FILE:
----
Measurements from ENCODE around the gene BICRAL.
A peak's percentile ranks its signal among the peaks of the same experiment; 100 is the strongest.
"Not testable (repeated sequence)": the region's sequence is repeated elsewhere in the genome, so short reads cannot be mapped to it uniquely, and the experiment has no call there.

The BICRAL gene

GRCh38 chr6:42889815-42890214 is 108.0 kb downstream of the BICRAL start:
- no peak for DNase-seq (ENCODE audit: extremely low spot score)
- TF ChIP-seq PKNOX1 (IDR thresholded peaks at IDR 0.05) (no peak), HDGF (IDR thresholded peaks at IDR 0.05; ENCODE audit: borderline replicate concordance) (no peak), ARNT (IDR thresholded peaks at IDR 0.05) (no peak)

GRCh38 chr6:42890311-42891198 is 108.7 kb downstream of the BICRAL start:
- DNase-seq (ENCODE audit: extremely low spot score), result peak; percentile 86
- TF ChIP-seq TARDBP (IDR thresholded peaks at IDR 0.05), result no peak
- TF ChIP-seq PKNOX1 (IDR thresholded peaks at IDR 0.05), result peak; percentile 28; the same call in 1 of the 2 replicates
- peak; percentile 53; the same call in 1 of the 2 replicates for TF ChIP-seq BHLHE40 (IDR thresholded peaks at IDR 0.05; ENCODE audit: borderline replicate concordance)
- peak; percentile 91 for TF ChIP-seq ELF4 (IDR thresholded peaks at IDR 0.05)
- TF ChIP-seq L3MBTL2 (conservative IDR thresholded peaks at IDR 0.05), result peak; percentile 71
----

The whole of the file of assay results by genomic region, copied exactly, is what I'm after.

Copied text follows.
Measurements from ENCODE around the gene BICRAL.
A peak's percentile ranks its signal among the peaks of the same experiment; 100 is the strongest.
"Not testable (repeated sequence)": the region's sequence is repeated elsewhere in the genome, so short reads cannot be mapped to it uniquely, and the experiment has no call there.

The BICRAL gene

GRCh38 chr6:42889815-42890214 is 108.0 kb downstream of the BICRAL start:
- no peak for DNase-seq (ENCODE audit: extremely low spot score)
- TF ChIP-seq PKNOX1 (IDR thresholded peaks at IDR 0.05) (no peak), HDGF (IDR thresholded peaks at IDR 0.05; ENCODE audit: borderline replicate concordance) (no peak), ARNT (IDR thresholded peaks at IDR 0.05) (no peak)

GRCh38 chr6:42890311-42891198 is 108.7 kb downstream of the BICRAL start:
- DNase-seq (ENCODE audit: extremely low spot score), result peak; percentile 86
- TF ChIP-seq TARDBP (IDR thresholded peaks at IDR 0.05), result no peak
- TF ChIP-seq PKNOX1 (IDR thresholded peaks at IDR 0.05), result peak; percentile 28; the same call in 1 of the 2 replicates
- peak; percentile 53; the same call in 1 of the 2 replicates for TF ChIP-seq BHLHE40 (IDR thresholded peaks at IDR 0.05; ENCODE audit: borderline replicate concordance)
- peak; percentile 91 for TF ChIP-seq ELF4 (IDR thresholded peaks at IDR 0.05)
- TF ChIP-seq L3MBTL2 (conservative IDR thresholded peaks at IDR 0.05), result peak; percentile 71